Eight days of searching for a 10-year-old ended when teenagers came across her broken body in a trash-strewn alley. Now police - already investigating the slaying of a 9-year-old - suspect there's a serial killer at work.
Police said Cassidy "Cassie" Senter, who was abducted Dec. 1, probably was dead for several days. But no one spotted her body amid the bricks, broken glass and other rubble in the alley until Thursday."It was beat-up," said Demetrius Phillips, one of the teenagers who discovered the body still clothed in jeans and a polka-dot sweater in pink, her favorite color. "Beat-up bad."
Cassie, who was to have been narrator in her school's Christmas program next week, vanished in suburban Bridgeton while walking to a friend's house about a block away to put up Christmas lights. A neighbor heard Cassie's personal alarm wailing on the
ground and looked outside. By then, she was gone.
"We've got to catch whoever did this to this little girl," Police Chief Clarence Harmon said.
Police said there were definite similarities in the slayings of Cassie and 9-year-old Angie Marie Housman of the neighboring suburb of St. Ann. Her body was found Nov. 27 in a wildlife preserve nine days after she disappeared while walking the four blocks home from her bus stop.
Police and FBI investigators formed a task force and called in an expert on serial killers from the FBI Academy in Quantico, Va., to help develop a profile of the killer or killers.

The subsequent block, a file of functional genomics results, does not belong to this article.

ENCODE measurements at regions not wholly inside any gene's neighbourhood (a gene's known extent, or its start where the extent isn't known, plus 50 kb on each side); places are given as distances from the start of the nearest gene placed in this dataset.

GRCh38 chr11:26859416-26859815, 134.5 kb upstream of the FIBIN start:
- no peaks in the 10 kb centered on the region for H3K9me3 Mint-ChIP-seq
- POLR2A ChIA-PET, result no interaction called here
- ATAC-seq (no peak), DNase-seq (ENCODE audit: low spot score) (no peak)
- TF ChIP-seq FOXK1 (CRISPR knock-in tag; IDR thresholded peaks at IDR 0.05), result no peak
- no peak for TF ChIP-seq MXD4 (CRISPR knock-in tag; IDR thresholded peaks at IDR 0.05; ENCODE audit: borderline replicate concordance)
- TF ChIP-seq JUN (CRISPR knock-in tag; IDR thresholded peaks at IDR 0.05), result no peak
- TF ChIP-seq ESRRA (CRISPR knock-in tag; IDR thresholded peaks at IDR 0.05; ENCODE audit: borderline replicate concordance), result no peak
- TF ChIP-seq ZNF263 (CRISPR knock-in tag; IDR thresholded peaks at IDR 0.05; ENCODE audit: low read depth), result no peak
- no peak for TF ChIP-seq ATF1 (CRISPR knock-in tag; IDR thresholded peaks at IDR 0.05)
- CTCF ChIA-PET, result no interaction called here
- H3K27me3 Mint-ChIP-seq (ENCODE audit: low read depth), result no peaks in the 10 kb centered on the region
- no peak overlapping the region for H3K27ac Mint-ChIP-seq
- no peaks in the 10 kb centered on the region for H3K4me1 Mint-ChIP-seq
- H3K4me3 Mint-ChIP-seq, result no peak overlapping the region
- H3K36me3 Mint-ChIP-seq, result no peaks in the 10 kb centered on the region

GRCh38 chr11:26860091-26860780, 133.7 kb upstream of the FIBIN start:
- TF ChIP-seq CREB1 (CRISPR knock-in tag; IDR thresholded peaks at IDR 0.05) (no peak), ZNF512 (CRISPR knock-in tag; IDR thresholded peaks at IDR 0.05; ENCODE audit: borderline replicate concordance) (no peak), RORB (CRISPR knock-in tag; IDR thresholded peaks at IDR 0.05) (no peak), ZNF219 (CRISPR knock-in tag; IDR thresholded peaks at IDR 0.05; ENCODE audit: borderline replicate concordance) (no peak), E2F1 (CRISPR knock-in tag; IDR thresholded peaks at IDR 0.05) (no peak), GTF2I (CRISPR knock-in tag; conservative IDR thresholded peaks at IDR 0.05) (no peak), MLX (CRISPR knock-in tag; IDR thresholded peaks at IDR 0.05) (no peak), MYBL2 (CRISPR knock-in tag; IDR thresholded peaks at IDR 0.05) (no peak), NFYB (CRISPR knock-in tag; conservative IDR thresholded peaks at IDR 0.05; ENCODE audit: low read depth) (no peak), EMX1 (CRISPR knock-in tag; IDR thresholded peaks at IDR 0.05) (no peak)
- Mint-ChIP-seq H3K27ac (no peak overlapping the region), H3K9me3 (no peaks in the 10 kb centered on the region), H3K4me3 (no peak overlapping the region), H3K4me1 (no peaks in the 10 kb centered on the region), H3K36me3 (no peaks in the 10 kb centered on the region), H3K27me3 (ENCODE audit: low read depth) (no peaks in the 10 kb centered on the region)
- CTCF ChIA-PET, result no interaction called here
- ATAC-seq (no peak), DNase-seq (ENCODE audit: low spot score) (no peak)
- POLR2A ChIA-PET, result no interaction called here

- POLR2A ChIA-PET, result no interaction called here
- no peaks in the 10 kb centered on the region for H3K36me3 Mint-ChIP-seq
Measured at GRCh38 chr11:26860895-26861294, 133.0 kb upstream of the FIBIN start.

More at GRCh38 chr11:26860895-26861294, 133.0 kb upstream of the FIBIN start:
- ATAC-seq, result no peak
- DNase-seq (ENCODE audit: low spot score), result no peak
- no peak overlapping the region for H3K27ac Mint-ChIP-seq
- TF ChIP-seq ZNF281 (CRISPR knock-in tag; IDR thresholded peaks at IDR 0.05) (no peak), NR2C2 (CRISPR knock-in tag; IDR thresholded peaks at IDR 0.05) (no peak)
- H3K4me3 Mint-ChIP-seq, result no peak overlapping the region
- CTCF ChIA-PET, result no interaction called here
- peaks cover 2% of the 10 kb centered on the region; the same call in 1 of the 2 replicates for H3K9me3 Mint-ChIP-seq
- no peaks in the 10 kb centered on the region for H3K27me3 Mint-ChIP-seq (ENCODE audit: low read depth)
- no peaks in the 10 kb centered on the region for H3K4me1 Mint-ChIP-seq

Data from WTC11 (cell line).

"I think there's a definite connection," St. Louis Chief of Detectives James J. Hackett said. "I think we have a child killer here."
Adding to fears was the abduction and slaying of 12-year-old Polly Klaas in Petaluma, Calif., and three attempted abductions reported in recent weeks in the St. Louis area of girls ages 10, 11 and 12.
In the latest incident, a 12-year-old in East Alton, Ill., told authorities a man tried to lure her into his pickup truck as she waited for a school bus Thursday morning. When she refused, the man got out and chased her, she said, but she escaped by running home.
The killings have gripped the modest suburbs where both girls lived. More than 100 officers had helped search for Cassie and track down more than 300 tips that came in on a hotline.
Mallinckrodt Medical Inc. of St. Louis, a medical products company, offered a $50,000 reward for information leading to arrests in the slayings.
Hopes were crushed with the news - carried live on television and announced in school classrooms - that Cassie had been found dead.